The way I understand it (though let’s face it with all this brain fog taking over, understanding anything it a bit hit and miss) is that the need for us to detox is as important as our medication protocol – indeed the two form coherent aspects of any lyme treatment protocol.
Toxins are released from dead spirochets, and our bodies are flooded with these toxins – so whilst it is great that the bacteria is being killed, if we don’t find a way to rid our bodies of these toxins, we will feel pretty sick (sometimes very very sick).
There seem to be almost a million ways to detox, so each week I thought I would try something new and tell you how I found it.
What do you do? I like ways that combine some form of relaxation – makes it more likely I will stick with it.
The largest organ in the human body is our skin, so using it to sweat out our toxins is the most efficient method I have heard about. I read somewhere that 20 minutes of sweating is equivalent to the work kidneys are capable of in 24 hours (I don’t know how reliable that is – I never double checked). I also heard that Borrelia and Babesia cannot thrive in excessive heat. Bring on the sauna!
I gather that this means if you go too hard, too fast, flare ups can happen, so I guess the best thing is to use a sauna as you do most other medicines – to take it slowly.
I bought an infrared sauna – it was a great expense (I have since been told that there are cheaper, portable versions out there). I am not sure about you but my capacity to feel temperature is failing me. I am almost always cold, and when I run a bath for my child I need to ask someone to check the temperature for me, because what feels ok or even cool to me, is far far too hot for my child.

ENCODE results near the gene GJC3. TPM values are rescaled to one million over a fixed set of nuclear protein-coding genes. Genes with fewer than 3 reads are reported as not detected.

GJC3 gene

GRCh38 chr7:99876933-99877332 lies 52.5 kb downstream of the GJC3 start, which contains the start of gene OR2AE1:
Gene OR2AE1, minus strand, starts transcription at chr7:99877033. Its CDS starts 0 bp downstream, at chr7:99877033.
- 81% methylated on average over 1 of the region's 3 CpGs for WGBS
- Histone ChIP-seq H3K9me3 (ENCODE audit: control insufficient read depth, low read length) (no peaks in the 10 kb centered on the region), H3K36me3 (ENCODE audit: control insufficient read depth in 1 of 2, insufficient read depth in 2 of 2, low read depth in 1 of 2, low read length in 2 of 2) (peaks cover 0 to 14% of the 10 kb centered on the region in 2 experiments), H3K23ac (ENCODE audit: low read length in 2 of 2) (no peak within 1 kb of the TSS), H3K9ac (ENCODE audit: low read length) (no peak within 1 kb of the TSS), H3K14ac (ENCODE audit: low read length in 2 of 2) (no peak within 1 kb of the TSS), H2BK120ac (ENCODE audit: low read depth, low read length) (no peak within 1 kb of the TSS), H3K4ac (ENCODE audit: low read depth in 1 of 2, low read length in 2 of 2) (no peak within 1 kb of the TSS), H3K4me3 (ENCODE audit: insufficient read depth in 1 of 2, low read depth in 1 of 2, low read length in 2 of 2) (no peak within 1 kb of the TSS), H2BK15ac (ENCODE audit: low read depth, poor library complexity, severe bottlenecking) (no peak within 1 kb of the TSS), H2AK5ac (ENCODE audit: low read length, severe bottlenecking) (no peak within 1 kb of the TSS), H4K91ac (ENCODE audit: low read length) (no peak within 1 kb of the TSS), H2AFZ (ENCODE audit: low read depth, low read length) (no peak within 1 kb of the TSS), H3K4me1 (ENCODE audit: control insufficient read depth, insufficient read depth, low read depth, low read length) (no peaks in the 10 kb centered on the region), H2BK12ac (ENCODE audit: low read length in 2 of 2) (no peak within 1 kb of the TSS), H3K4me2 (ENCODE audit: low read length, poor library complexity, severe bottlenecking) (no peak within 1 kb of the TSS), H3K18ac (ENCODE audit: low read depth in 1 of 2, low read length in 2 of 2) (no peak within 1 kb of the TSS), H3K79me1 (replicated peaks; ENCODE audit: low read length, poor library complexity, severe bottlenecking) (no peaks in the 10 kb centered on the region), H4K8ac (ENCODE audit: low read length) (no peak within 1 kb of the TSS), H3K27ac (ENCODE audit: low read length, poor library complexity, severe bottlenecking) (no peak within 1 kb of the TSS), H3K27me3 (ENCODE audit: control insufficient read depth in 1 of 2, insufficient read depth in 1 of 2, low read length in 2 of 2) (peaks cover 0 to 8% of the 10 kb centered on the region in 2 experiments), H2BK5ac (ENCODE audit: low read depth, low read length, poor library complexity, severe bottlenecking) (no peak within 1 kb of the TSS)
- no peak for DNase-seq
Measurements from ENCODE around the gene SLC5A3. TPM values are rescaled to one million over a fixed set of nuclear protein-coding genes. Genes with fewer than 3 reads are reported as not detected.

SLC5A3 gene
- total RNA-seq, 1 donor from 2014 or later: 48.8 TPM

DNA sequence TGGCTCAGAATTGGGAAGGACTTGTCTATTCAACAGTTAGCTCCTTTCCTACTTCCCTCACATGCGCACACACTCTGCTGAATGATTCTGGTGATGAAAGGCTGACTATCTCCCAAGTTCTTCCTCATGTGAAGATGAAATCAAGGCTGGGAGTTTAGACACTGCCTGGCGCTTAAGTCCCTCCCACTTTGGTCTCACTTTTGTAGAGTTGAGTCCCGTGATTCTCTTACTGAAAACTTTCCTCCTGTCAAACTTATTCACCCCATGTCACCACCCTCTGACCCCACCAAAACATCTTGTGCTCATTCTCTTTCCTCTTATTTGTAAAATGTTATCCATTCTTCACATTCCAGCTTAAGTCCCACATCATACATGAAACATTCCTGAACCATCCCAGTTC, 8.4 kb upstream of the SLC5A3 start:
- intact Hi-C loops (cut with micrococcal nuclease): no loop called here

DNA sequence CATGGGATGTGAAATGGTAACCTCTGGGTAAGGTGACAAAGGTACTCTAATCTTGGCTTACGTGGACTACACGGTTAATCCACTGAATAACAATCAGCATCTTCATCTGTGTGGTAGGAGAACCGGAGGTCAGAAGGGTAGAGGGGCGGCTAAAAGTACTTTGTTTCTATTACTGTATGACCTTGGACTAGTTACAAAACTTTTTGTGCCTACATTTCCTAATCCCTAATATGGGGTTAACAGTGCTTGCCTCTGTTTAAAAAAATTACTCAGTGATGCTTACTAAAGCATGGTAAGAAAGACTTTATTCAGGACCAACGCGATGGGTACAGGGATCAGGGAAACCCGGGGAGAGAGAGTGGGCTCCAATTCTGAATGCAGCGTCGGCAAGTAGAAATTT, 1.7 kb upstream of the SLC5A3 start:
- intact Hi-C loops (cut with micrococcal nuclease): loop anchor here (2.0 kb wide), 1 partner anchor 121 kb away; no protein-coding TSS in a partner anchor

My joints ache like I am ninety, so I love my sauna – I sit in there, read a book, and on a rare day I might even manage a stretch or two.
Infrared saunas have a different method for heating up the body than the steamy saunas I have used before. It does this through infrared radiation. The infrared radiation is able to heat up deeper levels of tissue than what would other wise be possible for a non-infrared sauna or steam room. As I understand it there is a higher concentration of toxins in sweat from an infrared sauna.
I keep a dry brush in the sauna, and while I am in there I dry brush my body.
I dry brush starting with the soles of my feet and work my way up. I have read that you should brush in upward strokes towards the heart, I have also read circles are good. Does anyone know if it really matters which direction you use?
In an infrared sauna, the air surrounding the person is cool. This is totally different to non-infrared saunas, where the air can become incredibly hot. My metal water bottle is never hot, even though I am sweating away for up to an hour. Actually I read novels in the sauna, I just completed a 400 page history book, and not a single page shows the slightest sign of damp.
After the sauna I take a shower – I don’t use soap, trying to give my body more of a chance to detoxify itself. I read that a cold shower is best, but for now I am trying a warm shower.
Next week I am hoping to try adding home brewed herbal teas to my detox agenda. Do you have any hints for me?